However, the amount of surplus food that Kechara Soup Kitchen has been collecting seems to have reduced due to the increasing awareness among the public regarding food waste.

“More and more people start to understand that they should not waste food. We get random calls from the public requesting us to collect unused food.

“In fact, the zero food wastage initiative is with the help of Tengku Zatashah, Sultan of Selangor’s daughter. She has also rallied with the hotels,” Cheah explained.

A Lot of Waste from the Supplier Chain

Apart from supplying food to the poor, Kechara Soup Kitchen is also doing its part to encourage zero waste initiatives.

Planning is one of the key factors to ensure that food is not being wasted.

In fact, Cheah believes that the biggest amount of food wastage comes from the supplier chain.

“For instance, not all vegetables grow 100% to how you like it. There are also some that are not as marketable. Vegetables are graded before being pushed to wholesale buyers. When something is not so presentable, of course, people will reject it,” he said.

Cheah said it doesn’t make sense for farmers to bring the unsold vegetables to the farm because even they themselves don’t want to eat it.

Even if the unwanted vegetables are sent for composting, there’s only so much that could be salvaged.

“There are a lot of challenges in food rescuing. For example, a lot of people don’t know we actually use a lot of our resources to go around rescuing food,” said Cheah.

Finding Solutions

In order to break the cycle of poverty, Kechara Soup Kitchen also makes an effort to bring the homeless out of the streets.

“We should be doing something about it rather than just feeding them. We should introduce them to the job market or bring them to a shelter home, whatever it is,” said Cheah.

When it comes to finding a suitable job for them, Cheah needs to know these homeless individuals better, which is why Kechara Soup Kitchen registers every homeless that are fed.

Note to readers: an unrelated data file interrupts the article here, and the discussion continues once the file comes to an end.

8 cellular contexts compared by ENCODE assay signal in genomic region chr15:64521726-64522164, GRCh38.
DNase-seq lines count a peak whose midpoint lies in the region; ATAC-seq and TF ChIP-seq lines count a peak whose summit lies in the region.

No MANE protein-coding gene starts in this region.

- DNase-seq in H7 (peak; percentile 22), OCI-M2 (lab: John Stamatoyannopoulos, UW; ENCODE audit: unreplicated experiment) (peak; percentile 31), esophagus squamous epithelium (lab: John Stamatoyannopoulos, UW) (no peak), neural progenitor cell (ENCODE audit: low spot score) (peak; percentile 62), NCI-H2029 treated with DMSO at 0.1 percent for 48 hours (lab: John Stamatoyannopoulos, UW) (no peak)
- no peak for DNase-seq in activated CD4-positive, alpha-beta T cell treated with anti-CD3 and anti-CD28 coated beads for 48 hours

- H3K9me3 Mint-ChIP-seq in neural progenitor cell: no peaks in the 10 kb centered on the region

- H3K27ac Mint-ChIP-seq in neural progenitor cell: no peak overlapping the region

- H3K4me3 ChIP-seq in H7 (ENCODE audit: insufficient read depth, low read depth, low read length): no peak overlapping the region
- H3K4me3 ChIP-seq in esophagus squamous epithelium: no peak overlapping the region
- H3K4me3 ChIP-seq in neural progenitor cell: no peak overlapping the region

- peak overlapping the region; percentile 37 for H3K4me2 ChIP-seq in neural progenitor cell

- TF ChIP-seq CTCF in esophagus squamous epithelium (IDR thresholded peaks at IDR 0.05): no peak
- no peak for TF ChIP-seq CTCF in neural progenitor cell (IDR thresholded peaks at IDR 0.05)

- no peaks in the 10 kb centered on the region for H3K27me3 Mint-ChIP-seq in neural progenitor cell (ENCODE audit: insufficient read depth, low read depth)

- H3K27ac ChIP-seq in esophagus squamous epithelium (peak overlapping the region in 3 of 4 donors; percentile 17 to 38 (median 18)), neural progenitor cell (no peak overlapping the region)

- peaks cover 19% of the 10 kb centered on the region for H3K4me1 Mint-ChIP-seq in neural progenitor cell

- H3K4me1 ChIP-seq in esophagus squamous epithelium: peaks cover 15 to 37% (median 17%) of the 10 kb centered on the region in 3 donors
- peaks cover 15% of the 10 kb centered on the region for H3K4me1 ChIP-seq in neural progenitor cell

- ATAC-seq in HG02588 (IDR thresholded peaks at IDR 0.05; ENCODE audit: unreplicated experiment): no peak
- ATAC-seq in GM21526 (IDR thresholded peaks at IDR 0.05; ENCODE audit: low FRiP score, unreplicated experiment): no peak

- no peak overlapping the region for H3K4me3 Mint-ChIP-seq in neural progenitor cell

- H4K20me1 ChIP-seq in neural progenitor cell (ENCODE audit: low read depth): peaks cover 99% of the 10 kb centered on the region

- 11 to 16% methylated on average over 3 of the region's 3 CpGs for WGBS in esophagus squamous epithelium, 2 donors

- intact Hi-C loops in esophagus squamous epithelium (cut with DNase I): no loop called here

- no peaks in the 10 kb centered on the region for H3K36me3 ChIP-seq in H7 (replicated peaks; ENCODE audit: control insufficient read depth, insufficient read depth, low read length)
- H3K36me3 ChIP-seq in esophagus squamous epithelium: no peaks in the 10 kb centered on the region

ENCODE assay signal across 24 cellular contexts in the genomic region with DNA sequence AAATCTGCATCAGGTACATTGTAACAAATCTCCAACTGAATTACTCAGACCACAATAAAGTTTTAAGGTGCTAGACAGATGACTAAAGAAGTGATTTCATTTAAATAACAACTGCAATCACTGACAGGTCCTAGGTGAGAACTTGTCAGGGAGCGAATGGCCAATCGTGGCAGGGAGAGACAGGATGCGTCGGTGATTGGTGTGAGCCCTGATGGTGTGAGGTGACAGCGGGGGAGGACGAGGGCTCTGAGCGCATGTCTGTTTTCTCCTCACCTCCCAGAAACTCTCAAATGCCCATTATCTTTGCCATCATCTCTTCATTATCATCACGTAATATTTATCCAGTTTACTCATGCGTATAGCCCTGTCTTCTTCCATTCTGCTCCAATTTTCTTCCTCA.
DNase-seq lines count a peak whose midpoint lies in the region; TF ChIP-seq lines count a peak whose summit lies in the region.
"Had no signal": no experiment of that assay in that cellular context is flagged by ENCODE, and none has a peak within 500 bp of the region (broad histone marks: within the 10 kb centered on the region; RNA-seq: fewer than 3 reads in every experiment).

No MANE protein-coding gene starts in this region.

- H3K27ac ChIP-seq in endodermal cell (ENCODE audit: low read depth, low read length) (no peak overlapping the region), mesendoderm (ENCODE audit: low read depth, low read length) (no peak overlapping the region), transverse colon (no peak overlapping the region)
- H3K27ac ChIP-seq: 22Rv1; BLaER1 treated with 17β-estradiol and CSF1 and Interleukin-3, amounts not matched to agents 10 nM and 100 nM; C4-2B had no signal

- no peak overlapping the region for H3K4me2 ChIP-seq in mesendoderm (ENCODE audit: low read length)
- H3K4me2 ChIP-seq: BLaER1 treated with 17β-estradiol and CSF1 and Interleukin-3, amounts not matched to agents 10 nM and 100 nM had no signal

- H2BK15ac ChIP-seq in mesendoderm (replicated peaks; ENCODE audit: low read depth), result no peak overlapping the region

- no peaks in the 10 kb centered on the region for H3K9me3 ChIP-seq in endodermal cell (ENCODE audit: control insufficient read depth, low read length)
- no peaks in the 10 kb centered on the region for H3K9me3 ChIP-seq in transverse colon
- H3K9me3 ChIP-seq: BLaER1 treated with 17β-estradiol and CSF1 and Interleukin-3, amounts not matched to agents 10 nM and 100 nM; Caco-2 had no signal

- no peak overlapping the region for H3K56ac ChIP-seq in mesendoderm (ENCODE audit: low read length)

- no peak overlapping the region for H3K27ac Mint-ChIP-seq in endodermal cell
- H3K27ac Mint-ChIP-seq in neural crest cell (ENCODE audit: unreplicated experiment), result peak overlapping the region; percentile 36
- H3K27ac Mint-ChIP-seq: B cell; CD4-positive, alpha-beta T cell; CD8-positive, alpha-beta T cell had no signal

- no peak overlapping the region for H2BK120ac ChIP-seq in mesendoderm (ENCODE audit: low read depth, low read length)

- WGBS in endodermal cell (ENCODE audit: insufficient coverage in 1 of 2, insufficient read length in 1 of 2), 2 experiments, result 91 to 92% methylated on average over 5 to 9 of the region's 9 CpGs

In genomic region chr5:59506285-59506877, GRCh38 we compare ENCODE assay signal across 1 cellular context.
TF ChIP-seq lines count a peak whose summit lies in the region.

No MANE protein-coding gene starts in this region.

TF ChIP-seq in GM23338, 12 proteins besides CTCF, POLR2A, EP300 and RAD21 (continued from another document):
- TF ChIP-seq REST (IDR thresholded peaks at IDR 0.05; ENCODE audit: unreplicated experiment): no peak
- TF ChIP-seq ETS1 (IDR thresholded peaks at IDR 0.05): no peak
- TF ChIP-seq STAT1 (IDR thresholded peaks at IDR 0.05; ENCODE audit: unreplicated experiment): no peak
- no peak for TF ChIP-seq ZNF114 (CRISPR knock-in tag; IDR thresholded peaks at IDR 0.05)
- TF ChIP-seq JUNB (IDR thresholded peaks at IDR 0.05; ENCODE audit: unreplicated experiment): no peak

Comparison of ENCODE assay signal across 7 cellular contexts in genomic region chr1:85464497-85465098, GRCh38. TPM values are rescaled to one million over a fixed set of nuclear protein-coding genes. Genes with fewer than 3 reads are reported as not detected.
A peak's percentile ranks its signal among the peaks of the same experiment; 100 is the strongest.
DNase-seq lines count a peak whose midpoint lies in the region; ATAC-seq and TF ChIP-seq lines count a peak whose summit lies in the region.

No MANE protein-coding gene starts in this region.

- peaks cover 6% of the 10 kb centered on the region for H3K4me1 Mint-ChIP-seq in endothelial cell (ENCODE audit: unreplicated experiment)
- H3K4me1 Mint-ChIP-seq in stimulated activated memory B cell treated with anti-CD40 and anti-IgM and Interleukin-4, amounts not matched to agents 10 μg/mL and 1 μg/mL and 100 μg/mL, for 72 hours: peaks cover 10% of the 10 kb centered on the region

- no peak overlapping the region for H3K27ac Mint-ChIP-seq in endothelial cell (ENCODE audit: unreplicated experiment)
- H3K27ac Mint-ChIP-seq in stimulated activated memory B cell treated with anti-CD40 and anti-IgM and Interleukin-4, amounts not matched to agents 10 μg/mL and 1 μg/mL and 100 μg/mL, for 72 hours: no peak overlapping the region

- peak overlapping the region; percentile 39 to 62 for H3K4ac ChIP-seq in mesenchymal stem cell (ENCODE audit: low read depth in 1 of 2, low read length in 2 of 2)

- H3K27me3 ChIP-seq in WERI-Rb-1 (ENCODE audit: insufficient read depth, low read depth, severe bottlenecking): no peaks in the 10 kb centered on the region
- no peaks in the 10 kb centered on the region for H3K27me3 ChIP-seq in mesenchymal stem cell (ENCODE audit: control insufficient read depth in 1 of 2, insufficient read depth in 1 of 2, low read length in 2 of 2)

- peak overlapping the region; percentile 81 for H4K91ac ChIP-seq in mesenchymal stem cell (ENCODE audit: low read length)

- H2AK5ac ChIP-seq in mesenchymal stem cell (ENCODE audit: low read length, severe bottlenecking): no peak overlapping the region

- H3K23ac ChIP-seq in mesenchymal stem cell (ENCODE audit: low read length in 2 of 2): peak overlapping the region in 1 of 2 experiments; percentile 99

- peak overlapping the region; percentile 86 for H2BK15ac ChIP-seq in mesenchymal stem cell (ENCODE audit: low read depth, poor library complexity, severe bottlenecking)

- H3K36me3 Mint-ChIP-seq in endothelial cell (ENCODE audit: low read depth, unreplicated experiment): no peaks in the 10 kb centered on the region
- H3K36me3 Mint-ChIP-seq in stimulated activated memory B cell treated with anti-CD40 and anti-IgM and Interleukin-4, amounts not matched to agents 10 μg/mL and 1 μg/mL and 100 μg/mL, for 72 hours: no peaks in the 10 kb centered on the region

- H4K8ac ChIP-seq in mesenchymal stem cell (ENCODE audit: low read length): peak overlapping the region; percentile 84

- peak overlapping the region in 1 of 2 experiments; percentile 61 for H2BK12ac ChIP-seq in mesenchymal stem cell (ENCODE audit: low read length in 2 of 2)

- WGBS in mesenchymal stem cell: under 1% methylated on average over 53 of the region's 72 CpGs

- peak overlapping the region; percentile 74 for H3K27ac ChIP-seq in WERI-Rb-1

“When we register, we take photos of them. Then, we take more information about their backgrounds. Based on the data we collected, we’d also find out other underlying problems that surround homelessness and the society which would lead to homelessness in the first place.”

According to the statistics that Cheah found, the root cause of poverty is mainly them being school dropouts.

“They’re likely unable to compete with another person for the job. They can only compete with the foreign workers because of their qualifications. When we looked further into the data, we also found 79% of these people are actually from the underprivileged category.”

Cheah referred to single parenthood, broken families, abusive parents and neglected children as part of the big picture.

“From the poverty side, we found that the people in the bracket are unlikely to break their cycle because they do not plan or do not even have the capacity to plan. They are always on the negative side of things,” he said.

Those suffering from poverty are unable to pay off loans, unsure how to start a business and have poor family planning.

The Govt’s Initiative

To achieve an efficient and effective food waste management, the National Solid Waste Management Department has come up with the Food Waste Management Development Plan for Industry, Commercial and Institution Sector (2016-2026).

This plan is established in line with the Solid 2 Waste Management Policy (2016) and the Strategic Plan of National Solid Waste Management Department (2016-2020).

This plan includes providing specific strategies towards effective food waste management in every stage, which starts from waste generation to its disposal.

It emphasises on the responsibility of the waste generator and other stakeholders.

For instance, to reduce the amount of waste ending up in landfills, the plan looks at the 3R concept which is Reuse, Reduce and Recycle.

Established by the government in December 2018, the Food Bank Malaysia Programme (FBM) tackles food waste issues while helping to reduce the cost of living for local consumers.

The initiative works on a voluntary basis without a major financial commitment by the government.

FBM has managed to save 1,984 metric tonnes of food from being wasted and delivered them to 476,250 household members and 12,251 students from 21 universities involved in the Student Food Bank Programme since it began operations in August 2018 right up to November 2019.

A distribution centre for the FBM is also expected to be established in Bukit Angkat, Kajang, and it is expected to begin operation this month.

Yayasan Food Bank Malaysia and Nestlé (M) Bhd also signed a memorandum of understanding as part of an ongoing commitment to help underprivileged families by supplying them food.

In this two-year partnership, Nestlé’s products will be provided to over 50,000 low-income families and hardcore poor nationwide to ensure they have enough food and access to a nutritious diet.